Another revelation: The other reindeer are also crappy sleigh-pullers. Let’s face it: Fog on Christmas is not exactly unheard-of. What kind of second-rate magical flying animal can’t manage to guide his way through inclement weather? Apparently the reindeer games are played in a domed stadium, lest Donner and Blitzen’s precious coats have to adjust to imperfect conditions. Here’s hoping there are also some camel-humped reindeer languishing up there, too, just in case the holiday ever happens during a drought. Because God forbid the popular caribou bring bottled water with them.

The worst thing about the song is the way it spoils other holiday fables. Just try to reread Clement Clarke Moore’s “’Twas the Night Before Christmas” after thinking through the Rudolph story. The famous poem apparently takes place on a fog-free Christmas Eve. So there they all are on the roof with such a clatter: Vixen, Dancer, Prancer et al. Sweet! Until you think about how there’s some unhappy red-nosed outcast back home, shut out of even the reindeer games.

The song does a number on Santa’s reputation, too. If the Rudolph song showcases a dystopia where affection is based on economic worth, St. Nick’s continued status as CEO of the world’s biggest gift-delivery operation highlights a more modern Capitalist flaw: The self-perpetuation of irresponsible elites. Boys and girls all over the world depend on the guy for their toys, yet he apparently never even thought to invest in headlights for his sleigh. It’s an almost Rumsfeldian display of poor planning. It ought to get an executive fired. But apparently getting in trouble for incompetence is just for little people.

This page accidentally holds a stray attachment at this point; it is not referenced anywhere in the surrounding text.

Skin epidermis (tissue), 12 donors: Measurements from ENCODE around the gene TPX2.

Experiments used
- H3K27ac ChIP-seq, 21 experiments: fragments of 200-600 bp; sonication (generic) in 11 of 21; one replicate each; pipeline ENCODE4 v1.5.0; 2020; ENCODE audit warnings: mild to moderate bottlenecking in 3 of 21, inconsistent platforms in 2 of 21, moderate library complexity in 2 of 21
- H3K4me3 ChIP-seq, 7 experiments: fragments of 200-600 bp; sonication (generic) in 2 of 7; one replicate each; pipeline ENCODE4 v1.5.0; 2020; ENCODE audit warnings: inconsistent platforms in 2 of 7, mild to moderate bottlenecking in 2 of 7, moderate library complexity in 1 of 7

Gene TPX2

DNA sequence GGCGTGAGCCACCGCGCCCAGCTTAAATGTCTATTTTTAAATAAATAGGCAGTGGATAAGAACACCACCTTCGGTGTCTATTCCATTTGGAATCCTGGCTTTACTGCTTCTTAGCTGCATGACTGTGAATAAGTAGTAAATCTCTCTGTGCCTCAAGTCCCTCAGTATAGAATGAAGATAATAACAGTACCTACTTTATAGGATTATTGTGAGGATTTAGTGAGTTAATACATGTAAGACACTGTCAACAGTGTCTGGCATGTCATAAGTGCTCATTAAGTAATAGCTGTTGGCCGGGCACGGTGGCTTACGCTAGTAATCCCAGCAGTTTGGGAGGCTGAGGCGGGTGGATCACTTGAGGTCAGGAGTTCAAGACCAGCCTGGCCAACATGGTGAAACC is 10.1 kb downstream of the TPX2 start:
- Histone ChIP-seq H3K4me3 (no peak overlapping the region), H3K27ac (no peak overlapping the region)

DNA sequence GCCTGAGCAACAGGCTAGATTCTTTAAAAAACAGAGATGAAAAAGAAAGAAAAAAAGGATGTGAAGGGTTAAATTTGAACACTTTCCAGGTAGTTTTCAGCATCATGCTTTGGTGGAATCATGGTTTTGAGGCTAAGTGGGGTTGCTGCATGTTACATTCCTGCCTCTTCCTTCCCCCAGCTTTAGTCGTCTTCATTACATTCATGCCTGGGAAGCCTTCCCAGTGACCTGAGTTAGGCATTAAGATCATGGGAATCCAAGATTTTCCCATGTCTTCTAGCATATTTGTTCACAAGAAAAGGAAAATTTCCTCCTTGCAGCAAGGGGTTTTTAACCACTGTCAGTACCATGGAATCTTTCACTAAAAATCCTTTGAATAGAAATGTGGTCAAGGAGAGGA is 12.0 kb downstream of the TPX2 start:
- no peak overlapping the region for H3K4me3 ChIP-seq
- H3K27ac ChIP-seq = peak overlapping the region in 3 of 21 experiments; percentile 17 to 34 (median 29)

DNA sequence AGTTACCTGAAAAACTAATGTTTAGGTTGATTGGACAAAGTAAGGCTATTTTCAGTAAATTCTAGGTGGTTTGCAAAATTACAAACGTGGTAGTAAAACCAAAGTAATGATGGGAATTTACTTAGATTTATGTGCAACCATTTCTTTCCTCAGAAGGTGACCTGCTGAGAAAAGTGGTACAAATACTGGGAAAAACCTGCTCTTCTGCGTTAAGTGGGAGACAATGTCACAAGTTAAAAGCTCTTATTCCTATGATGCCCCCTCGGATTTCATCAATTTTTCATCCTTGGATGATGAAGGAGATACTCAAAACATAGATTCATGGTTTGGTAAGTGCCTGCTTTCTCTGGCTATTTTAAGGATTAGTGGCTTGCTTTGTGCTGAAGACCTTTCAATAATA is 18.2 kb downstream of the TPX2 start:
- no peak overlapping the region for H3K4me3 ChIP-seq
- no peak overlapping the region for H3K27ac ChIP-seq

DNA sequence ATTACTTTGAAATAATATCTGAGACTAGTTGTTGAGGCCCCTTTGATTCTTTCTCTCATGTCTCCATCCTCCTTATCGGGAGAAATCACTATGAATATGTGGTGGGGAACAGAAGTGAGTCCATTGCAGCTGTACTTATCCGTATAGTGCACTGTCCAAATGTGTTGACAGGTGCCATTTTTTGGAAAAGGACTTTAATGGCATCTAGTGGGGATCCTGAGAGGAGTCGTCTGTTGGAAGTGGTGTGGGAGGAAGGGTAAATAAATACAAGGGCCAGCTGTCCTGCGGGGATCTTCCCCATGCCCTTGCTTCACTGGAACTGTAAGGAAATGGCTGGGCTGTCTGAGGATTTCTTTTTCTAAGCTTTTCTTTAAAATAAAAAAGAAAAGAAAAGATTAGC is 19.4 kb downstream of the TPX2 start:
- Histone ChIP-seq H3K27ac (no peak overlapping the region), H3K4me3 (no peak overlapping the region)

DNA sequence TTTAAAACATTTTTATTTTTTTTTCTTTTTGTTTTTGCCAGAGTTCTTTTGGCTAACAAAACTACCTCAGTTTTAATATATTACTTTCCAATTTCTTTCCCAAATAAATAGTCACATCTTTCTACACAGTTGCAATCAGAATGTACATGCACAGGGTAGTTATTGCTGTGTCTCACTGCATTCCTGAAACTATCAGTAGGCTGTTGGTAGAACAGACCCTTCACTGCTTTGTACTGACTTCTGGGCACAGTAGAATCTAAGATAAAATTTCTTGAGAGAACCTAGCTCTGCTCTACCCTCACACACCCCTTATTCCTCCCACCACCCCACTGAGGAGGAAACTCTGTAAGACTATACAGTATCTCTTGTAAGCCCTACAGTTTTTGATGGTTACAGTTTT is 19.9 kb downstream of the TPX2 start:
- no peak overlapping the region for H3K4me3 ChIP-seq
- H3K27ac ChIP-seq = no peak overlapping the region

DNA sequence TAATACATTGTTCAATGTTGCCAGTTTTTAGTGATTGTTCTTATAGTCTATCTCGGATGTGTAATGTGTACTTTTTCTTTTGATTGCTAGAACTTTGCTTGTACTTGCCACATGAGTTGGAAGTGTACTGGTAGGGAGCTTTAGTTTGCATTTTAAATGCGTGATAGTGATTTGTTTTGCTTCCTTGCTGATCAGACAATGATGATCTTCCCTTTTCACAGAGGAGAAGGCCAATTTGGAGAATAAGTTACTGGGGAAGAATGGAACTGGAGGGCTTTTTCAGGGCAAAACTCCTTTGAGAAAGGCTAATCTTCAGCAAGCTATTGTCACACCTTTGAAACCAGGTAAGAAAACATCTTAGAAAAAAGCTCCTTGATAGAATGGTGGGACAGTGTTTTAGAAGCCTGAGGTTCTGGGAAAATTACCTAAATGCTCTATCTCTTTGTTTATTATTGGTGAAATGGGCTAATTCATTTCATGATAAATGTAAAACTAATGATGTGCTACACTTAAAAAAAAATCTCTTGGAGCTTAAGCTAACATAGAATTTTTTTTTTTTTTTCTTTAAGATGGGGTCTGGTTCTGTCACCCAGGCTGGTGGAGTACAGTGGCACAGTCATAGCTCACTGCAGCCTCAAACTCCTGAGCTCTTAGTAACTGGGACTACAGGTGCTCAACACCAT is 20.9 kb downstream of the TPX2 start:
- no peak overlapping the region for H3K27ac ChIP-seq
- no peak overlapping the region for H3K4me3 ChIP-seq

In fact, “Rudolph” makes it seem as if whole scene up there at the North Pole is actually pretty grisly. In Moore’s poem, Santa is described as a jolly, winking sweetheart whose belly shakes when he laughs. But Moore’s sleeping-capped narrator may have gotten it wrong. The Santa in the Rudolph song is a guy who looks the other way while his star performers bully and mock a single, defenseless outsider. He’s like a pot-bellied version of Sensei from The Karate Kid.

Which is sort of appropriate. If Rudolph had been turned into a teen flick—as opposed to an creepy stop-motion animated TV special—the oddball outcast would have told Santa to piss off, wrested control of the sleigh from Donner and the other fogbound jocks, and then led a rag-tag crew of misfits to save Christmas. Later, as his former tormentors shouted out with glee, our red-nosed hero would have walked right past them into the arms of a fellow unpopular reindeer, maybe a tough one who lives on the wrong side of the tracks but who just found out she got into art school and who now, come to think of it, looks kind of pretty.

Now there’s a holiday lesson to teach youngsters.

In the meantime, please don’t make them listen to “Rudolph.”